July 13, 2018

Papal invitation draws responses on nurturing young Church

By John Shaughnessy

It all started when more than 120 youths and young adults from across the archdiocese responded to Pope Francis’ invitation to share their thoughts on their faith and their relationship with the Church.

The next step required identifying the general themes of the responses of the 91 young adults and 30 youths—themes that would help the pope, and bishops from around the world, when they convened for a synod on young people in October at the Vatican.

(Related story: If you could share one thought with the pope, what would it be?)

So the archdiocese formed a committee that would create a summary of those responses, a committee of leaders deeply involved in helping to grow the faith of young people in central and southern Indiana.

As the director of catechesis for the archdiocese, Ken Ogorek was one of the six people who formed that committee. In an interview with The Criterion, Ogorek talked about the purpose of the pope’s invitation and how the young people’s responses will help the Church in central and southern Indiana in its efforts to bring young people closer to God and the Church.

Here is an edited version of that conversation.
 

Q. When the summary was completed, where was it sent? And what’s the process for how it will be used to guide Pope Francis and the Synod of Bishops?

A. “It was sent to the United States Conference of Catholic Bishops [USCCB]. The USCCB compiled the summaries it received, then sent them to the Holy See. The Holy See is using summaries from around the world in preparing the working document for the synod participants to discuss and respond to when they meet.”
 

Q. What does it say about Pope Francis that he has called a Synod of Bishops concerning young people in the Church?

A. “The Holy Father is doing what his predecessors tended to do—choosing synod topics that flow naturally from previous synods. Pope Benedict convened the 2012 synod around the New Evangelization and the Transmission of the Christian Faith. In 2015, under Pope Francis’ guidance, the synod fathers explored the topic of family in the Church and in the contemporary world. A more specific focus on young people, flowing from that of transmitting the faith and the family’s various roles, makes a lot of sense.”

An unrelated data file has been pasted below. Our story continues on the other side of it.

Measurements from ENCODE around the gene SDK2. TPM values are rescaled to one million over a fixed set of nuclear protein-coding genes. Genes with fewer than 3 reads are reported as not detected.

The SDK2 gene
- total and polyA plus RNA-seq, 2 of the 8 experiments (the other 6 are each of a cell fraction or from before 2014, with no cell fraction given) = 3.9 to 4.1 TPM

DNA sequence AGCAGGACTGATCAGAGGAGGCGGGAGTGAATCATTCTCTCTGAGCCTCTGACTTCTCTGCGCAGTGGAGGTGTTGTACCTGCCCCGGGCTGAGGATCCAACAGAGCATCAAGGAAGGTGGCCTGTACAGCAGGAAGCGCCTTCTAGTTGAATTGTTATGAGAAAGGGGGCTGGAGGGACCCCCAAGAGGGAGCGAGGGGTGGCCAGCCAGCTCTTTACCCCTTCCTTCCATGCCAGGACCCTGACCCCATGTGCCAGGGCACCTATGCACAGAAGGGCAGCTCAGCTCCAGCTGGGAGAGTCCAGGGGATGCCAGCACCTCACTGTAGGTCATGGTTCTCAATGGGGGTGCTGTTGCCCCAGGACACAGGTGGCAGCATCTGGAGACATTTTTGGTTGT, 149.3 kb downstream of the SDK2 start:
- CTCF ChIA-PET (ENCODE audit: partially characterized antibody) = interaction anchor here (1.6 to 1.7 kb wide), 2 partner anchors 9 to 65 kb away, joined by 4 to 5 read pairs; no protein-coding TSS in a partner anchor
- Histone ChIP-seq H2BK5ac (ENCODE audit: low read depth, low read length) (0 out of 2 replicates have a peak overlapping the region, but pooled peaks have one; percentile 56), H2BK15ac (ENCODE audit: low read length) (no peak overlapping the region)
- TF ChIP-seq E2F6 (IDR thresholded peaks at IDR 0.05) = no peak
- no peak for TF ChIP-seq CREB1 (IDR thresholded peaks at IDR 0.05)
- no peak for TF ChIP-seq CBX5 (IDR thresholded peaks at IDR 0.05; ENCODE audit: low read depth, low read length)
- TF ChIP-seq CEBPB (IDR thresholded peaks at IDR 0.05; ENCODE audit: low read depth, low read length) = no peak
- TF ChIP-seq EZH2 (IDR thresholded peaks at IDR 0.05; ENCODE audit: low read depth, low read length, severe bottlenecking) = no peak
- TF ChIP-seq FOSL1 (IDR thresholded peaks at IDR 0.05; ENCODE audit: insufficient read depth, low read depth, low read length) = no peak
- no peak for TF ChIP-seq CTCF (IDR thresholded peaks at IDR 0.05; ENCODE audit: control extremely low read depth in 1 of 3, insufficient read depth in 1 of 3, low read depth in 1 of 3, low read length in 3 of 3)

Q. What do you see as the importance of Pope Francis asking youths and young adults to share their thoughts on their relationship with the Church?

A. “Church leaders often ask for consultation when major documents and meetings are in the works. The Holy Father is showing the virtue of prudence by seeing to it that the voices of young people are included in a synod that in many ways is about them.”
 

Q. The pope was even open to responses that challenge the Church and are critical of the Church. What does that say about his commitment to this process?

A. “Most bishops I know are very open to and interested in frank discussions about faith and the Church, knowing that struggles in the area of faith can be common in contemporary society and through honest dialogue the Holy Spirit can help us all see that Jesus is the answer to every human question—and his Church continues his mission.

“It’s great that Pope Francis is especially welcoming to hearing what young folks have to say about the Bride of Christ, his Church, even if they struggle at times to understand and embrace the Church as our mother and teacher.”
 

Q. What insights has the archdiocese gained from this process that can help it deepen its already extensive commitment to bringing youths and young adults closer to God and the Church?

A. “For me, this process highlighted the need to keep encouraging those who serve and minister to—and with—youths and young adults. Conversations about faith can sometimes be awkward and challenging. But young folks tend to value authenticity. When we speak the truth in love—and listen with gratitude for whatever goodness God is manifesting in the life of the person in front of us—Jesus helps us accompany people of all ages on their walk of faith, even as he makes his presence known in our lives.”
 

Q. An intriguing phrase that showed up a couple times in the summary was, “a gap is asking to be bridged.” Talk about the “gap” that is there, and what can be done to bridge that gap between youths/young adults and the Church?

A. “It’s been said that the great divide of our time is the rupture between the Gospel and daily life. Thankfully, thousands of teens and 20-somethings are closely connected to Jesus and his Church, helped by gatherings like NCYC [National Catholic Youth Conference] and the Student Leadership Summit hosted by FOCUS [Fellowship of Catholic University Students].

“Still, many young people struggle to integrate faith and life. We need adults in various vocations and stations in life who will allow Jesus to work through them in reaching and teaching his precious young people.”
 

Q. What is your hope for this synod in reaching out to youths and young adults?

A. “I hope that when the Holy Father issues his teaching document flowing from the synod, people of various ages will read and reflect on it, taking it to heart as affirming the good in youths and challenging us all to be more fervent, loving disciples of Jesus. You know the saying, ‘God loves us enough to meet us where we are—and he loves us too much to let us stay there.’ ” †

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